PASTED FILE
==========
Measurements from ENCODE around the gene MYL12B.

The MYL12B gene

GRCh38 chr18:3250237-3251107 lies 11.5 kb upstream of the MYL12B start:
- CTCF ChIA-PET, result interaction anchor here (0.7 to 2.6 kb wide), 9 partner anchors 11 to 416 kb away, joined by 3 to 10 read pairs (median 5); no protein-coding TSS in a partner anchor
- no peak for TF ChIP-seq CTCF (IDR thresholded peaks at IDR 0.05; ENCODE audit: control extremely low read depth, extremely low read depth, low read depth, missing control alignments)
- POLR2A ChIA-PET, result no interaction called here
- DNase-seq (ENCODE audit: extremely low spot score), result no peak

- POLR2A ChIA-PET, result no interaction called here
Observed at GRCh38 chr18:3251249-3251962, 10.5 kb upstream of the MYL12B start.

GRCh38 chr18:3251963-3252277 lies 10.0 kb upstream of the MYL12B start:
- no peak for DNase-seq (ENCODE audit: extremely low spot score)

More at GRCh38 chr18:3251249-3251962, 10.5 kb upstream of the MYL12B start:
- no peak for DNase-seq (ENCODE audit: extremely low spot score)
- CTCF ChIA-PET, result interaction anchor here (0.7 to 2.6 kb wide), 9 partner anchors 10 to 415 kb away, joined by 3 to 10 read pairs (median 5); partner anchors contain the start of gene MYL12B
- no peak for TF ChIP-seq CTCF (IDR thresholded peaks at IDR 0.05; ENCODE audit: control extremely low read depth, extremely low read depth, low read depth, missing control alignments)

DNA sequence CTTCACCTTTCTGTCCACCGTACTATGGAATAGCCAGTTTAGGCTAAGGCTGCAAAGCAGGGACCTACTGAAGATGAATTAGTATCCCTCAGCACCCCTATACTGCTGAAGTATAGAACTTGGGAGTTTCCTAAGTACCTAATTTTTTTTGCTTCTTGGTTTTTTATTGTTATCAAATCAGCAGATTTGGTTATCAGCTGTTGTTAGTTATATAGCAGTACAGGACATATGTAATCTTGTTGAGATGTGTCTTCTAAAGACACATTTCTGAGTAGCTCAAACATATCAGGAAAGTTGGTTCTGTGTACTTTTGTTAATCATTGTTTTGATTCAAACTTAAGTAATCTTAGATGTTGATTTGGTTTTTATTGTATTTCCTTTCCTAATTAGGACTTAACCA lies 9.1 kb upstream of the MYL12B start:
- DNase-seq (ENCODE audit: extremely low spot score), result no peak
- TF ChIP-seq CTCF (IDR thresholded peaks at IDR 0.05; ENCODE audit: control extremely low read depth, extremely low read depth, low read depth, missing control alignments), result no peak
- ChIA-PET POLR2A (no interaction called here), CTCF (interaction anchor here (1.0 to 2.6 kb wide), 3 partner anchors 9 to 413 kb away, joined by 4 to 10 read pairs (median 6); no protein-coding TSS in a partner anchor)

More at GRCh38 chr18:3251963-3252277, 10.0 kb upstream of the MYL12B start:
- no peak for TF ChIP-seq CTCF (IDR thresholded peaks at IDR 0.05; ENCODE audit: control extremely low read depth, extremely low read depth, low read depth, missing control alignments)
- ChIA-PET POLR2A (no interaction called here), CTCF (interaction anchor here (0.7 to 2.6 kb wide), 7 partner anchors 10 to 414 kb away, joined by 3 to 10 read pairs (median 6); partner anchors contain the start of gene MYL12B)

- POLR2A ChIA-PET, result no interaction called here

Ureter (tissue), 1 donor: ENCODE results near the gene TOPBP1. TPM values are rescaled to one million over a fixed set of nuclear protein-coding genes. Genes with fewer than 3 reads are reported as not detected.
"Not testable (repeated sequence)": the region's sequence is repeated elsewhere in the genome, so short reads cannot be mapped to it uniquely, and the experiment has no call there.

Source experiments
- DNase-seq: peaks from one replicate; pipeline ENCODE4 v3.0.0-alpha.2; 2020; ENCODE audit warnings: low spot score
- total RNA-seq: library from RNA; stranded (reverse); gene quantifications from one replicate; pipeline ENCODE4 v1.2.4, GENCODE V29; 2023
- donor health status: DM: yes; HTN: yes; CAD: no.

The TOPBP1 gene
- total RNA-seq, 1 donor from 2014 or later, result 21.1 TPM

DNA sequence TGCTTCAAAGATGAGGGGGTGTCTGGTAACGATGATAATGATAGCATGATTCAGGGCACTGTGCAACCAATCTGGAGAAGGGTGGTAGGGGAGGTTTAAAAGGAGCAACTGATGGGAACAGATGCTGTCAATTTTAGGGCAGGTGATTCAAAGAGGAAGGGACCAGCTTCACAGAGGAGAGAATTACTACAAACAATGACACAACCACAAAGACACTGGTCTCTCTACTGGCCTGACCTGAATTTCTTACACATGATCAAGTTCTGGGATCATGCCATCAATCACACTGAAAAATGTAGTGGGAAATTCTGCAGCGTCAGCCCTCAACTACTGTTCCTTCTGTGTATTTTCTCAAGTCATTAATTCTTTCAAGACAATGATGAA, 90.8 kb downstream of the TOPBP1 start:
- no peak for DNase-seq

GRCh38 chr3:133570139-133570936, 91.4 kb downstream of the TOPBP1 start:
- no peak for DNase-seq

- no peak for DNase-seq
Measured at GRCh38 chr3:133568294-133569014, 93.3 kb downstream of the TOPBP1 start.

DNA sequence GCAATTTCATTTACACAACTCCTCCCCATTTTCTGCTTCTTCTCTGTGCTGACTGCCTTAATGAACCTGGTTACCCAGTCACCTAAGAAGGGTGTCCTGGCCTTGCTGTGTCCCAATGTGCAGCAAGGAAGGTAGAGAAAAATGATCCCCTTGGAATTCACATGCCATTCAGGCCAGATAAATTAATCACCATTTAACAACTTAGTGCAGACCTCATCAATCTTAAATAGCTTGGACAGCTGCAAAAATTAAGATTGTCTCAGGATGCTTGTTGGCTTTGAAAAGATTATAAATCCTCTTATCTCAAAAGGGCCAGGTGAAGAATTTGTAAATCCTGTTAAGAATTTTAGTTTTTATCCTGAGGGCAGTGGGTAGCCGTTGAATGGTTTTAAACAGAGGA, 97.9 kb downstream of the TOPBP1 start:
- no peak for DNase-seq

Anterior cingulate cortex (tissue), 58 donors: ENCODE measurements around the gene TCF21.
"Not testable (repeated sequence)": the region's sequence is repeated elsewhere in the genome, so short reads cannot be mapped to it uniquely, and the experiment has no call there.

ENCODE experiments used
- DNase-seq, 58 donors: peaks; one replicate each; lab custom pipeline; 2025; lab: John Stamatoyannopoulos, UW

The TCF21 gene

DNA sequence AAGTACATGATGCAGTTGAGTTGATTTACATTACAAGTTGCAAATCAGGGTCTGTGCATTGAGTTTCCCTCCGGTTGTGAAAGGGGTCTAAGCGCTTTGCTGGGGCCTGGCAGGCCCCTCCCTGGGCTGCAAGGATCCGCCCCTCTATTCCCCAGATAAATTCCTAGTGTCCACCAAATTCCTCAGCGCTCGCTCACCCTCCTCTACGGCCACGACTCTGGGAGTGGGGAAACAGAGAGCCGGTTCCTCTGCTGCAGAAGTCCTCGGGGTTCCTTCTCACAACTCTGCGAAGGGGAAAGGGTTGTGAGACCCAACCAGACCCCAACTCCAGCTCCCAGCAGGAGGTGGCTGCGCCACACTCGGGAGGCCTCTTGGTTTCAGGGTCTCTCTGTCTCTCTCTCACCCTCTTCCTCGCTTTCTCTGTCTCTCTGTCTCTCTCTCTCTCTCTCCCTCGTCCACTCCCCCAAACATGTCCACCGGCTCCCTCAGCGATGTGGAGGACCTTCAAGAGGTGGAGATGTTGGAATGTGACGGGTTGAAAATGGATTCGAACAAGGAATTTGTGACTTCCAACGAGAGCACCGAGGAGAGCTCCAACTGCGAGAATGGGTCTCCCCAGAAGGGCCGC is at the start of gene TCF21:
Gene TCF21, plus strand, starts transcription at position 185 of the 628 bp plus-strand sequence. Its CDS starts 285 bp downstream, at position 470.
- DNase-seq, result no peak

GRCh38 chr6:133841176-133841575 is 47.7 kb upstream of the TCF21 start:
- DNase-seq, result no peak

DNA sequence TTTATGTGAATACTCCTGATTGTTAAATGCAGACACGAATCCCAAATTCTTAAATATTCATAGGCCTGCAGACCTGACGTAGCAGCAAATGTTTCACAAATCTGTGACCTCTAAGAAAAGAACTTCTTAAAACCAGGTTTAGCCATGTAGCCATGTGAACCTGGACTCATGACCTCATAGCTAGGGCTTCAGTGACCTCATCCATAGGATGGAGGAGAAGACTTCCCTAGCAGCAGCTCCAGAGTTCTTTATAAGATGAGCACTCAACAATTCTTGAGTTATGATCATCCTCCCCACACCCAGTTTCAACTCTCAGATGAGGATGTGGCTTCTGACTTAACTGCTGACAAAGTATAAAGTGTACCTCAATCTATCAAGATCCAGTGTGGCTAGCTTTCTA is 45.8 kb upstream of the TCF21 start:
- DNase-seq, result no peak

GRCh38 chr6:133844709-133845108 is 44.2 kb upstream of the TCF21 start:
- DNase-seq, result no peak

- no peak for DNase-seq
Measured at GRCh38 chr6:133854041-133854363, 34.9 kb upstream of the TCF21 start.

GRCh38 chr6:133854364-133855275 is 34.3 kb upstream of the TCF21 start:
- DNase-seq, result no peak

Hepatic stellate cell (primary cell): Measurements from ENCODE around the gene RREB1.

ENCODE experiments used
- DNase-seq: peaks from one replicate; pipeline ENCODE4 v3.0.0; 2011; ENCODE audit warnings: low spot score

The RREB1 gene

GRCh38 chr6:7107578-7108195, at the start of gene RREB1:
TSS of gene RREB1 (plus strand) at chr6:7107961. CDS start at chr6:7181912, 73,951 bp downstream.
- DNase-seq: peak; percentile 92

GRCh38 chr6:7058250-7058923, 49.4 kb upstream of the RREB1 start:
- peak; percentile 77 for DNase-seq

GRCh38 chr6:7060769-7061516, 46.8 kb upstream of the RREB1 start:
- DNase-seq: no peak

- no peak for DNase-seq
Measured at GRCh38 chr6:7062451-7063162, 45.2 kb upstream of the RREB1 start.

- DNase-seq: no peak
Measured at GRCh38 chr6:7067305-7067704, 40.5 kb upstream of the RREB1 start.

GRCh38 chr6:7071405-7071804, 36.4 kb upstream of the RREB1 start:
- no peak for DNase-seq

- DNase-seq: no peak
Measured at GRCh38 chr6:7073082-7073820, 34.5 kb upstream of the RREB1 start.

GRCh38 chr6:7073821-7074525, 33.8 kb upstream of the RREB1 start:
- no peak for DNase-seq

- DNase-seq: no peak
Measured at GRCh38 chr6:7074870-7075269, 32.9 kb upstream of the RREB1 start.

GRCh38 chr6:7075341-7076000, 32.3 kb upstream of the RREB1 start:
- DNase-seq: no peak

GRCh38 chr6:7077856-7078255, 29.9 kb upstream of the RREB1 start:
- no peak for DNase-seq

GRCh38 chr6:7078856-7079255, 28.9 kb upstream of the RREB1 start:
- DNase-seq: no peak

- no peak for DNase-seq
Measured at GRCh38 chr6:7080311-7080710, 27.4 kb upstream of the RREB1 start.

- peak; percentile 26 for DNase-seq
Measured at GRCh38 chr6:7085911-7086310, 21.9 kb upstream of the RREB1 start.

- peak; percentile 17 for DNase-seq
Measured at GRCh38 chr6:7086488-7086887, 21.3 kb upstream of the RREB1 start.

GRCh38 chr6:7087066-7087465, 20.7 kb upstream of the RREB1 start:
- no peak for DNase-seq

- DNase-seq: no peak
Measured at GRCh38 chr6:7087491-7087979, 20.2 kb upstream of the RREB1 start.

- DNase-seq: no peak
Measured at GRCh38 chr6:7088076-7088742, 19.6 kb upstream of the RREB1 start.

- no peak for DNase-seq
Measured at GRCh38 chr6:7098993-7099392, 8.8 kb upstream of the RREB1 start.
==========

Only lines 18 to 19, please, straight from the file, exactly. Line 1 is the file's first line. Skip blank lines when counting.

- TF ChIP-seq CTCF (IDR thresholded peaks at IDR 0.05; ENCODE audit: control extremely low read depth, extremely low read depth, low read depth, missing control alignments), result no peak
- ChIA-PET POLR2A (no interaction called here), CTCF (interaction anchor here (1.0 to 2.6 kb wide), 3 partner anchors 9 to 413 kb away, joined by 4 to 10 read pairs (median 6); no protein-coding TSS in a partner anchor)